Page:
In the spirit of the verbose, intelligent life force, Mr. Frank Coluccio on this board, I believe I meant “eminent domain” which notwithstanding Mr. Rusin’s N/S explanation for skirting ROW liability, I see long E/W runs on their five phase completed construction plans.

      Why shouldn’t they be sued again?

      • carlk says:

        The author of this article mistakenly calls Sprint and 3 plaintiffs versus the defendants that they are, but you’ll get the point. Of course, this type of litigation is not new to those companies. What has always struck me funny is the fact that, legal liability in my mind should rest more on the railroads than the telecom companies who they’ve entered into contract withs.

        I don’t see Mr. Rusin’s Allied Fiber being mentioned in a lawsuit like this yet. If I were one looking to DISRUPT their shady plans, I’d sue link with property owners where they’re attempting to use ROW’s and sue their a**** right now! Kill the baby in its CRIB. imo

        Sprint Communications Co. of Overland Park, Kan., and Level 3 Communications of Broomfield, Colo., are named as plaintiffs. The companies didn’t respond to requests for comment.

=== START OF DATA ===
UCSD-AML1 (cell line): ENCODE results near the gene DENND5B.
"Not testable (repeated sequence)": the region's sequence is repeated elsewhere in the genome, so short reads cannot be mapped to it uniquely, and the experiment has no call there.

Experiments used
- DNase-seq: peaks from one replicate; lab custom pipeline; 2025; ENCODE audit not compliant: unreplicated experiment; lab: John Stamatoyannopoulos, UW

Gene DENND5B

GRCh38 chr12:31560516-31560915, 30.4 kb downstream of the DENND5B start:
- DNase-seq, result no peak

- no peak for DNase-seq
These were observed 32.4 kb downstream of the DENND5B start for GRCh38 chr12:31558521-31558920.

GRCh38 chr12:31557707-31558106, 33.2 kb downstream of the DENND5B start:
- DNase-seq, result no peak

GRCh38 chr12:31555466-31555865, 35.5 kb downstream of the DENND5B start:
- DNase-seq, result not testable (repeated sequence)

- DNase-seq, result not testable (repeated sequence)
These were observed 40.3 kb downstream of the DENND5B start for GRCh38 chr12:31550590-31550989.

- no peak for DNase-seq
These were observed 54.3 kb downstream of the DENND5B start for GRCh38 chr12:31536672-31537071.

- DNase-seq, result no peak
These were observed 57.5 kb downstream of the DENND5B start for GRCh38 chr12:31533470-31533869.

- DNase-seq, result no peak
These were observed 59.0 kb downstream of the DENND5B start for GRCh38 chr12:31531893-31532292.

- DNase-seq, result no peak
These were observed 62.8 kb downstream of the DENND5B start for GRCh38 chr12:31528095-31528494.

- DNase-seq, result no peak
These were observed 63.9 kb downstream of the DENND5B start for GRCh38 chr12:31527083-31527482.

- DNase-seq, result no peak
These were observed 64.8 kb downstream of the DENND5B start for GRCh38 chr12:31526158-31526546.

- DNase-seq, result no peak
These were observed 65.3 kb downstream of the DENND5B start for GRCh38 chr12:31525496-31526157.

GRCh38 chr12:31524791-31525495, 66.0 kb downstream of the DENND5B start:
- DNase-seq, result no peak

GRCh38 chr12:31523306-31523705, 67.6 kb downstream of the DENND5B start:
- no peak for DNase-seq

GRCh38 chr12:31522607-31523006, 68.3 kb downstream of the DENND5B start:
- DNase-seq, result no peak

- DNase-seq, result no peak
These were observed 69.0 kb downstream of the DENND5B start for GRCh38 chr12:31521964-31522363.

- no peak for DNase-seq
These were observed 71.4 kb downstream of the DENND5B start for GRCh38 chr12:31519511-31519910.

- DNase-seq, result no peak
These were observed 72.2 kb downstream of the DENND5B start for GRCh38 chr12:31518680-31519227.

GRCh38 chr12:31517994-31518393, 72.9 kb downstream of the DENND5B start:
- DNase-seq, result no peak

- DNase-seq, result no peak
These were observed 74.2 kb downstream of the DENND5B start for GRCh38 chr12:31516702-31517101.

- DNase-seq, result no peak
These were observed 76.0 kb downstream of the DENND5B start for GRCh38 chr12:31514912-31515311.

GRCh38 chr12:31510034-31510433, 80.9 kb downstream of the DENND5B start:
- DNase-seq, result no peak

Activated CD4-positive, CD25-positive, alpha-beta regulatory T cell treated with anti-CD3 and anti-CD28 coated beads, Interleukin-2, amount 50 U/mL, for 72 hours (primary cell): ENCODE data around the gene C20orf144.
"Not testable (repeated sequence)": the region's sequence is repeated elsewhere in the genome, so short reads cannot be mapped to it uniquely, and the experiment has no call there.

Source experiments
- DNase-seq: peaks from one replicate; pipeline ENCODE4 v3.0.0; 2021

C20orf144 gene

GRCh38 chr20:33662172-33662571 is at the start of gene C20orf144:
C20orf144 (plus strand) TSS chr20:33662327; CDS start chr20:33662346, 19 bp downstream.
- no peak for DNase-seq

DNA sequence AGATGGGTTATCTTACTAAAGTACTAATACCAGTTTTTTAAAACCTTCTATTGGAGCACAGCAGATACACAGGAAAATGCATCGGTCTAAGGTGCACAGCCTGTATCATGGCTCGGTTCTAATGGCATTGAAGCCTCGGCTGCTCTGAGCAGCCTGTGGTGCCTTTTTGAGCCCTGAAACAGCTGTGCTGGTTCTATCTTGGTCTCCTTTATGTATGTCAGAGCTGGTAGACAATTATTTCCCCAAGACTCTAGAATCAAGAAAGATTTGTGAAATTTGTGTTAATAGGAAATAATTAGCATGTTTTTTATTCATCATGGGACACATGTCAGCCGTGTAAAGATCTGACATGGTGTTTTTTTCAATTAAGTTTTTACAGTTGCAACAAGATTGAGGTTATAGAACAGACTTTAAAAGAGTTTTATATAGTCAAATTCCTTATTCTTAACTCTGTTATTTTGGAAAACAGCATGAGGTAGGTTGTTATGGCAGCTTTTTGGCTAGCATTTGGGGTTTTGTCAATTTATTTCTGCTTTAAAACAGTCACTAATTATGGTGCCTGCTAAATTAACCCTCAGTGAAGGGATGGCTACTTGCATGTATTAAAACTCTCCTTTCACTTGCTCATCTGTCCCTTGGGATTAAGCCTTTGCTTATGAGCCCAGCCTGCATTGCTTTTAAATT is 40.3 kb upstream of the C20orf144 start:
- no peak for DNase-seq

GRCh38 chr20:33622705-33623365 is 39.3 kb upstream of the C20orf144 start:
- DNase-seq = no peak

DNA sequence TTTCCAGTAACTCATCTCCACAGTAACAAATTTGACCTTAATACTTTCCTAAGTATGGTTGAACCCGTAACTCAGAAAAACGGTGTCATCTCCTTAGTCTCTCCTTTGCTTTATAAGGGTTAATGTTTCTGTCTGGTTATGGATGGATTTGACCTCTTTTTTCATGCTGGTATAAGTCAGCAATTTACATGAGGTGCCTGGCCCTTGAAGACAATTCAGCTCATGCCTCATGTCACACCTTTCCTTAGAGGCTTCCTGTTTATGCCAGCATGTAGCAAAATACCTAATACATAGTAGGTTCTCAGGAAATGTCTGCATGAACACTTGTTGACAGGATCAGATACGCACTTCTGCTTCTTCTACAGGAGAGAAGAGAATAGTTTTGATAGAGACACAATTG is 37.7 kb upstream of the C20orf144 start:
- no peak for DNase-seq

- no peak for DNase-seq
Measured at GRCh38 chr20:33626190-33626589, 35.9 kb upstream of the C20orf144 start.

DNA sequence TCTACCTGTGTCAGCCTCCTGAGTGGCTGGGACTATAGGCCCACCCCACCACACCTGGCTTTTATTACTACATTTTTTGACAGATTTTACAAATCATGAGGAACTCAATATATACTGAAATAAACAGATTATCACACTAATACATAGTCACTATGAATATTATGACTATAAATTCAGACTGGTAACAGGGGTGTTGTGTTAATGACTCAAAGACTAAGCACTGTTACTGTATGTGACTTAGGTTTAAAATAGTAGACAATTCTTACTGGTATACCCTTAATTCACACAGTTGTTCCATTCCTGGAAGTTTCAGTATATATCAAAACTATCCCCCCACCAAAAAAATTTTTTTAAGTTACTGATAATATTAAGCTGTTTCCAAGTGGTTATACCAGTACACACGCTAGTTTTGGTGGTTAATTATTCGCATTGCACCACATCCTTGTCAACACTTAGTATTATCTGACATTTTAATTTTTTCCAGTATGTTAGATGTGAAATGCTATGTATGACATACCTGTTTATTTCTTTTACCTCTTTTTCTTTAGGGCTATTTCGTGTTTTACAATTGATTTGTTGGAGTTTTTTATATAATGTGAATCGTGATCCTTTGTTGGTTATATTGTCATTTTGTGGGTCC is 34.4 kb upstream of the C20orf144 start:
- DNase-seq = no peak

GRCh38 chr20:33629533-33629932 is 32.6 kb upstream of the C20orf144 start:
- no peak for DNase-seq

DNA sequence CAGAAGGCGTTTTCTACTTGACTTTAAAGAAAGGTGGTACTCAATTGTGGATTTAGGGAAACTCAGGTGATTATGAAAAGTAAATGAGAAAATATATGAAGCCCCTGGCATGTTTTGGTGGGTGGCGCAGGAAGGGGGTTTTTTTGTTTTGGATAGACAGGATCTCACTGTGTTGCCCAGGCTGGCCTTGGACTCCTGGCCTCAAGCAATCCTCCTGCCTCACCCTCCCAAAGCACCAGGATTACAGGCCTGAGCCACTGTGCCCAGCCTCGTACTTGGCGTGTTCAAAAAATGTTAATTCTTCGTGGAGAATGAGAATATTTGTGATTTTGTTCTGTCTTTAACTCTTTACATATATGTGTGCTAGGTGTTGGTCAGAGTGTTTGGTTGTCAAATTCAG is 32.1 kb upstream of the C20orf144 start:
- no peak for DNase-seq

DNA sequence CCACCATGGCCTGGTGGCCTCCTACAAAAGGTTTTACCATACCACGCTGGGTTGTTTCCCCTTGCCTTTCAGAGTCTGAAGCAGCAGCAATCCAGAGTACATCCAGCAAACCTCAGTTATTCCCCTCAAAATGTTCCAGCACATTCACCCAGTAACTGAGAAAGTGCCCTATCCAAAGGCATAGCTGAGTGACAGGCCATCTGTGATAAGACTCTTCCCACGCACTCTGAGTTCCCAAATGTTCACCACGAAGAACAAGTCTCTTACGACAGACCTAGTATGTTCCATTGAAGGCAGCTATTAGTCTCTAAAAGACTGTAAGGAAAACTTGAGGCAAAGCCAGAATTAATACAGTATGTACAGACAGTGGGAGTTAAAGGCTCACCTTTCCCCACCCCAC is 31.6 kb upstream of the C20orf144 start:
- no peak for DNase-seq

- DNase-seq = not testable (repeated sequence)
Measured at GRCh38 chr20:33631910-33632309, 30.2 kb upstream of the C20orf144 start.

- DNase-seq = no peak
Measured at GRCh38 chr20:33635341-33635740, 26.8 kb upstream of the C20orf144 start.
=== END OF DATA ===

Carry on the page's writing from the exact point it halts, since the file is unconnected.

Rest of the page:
• Dave Rusin says:

    Most previous long haul builds were on rights-of-way of railroads going east and west. Hunter is running North to South.

    Moreover, he is at an advantage understanding the meaning of perfected rights-of-way versus back in the land grab days. Lots of dumb money when into long haul back in the day.

    He also has major carriers behind Allied in this effort due to the behavior of the existing long haul players on access, service, diversity,and reliability.

  • Frank A. Coluccio says:

    The BTOP proposal executive summary (hat tip: Stephen R.) sheds more light on the subject:

  • carlk says:

    That’s interesting Dave, except I’m a stupid man who reads that map more EAST to WEST and visa versa than the other way around. Of course, I’m sure there is some N and S in between, as there has to be E and W as well (end to end points).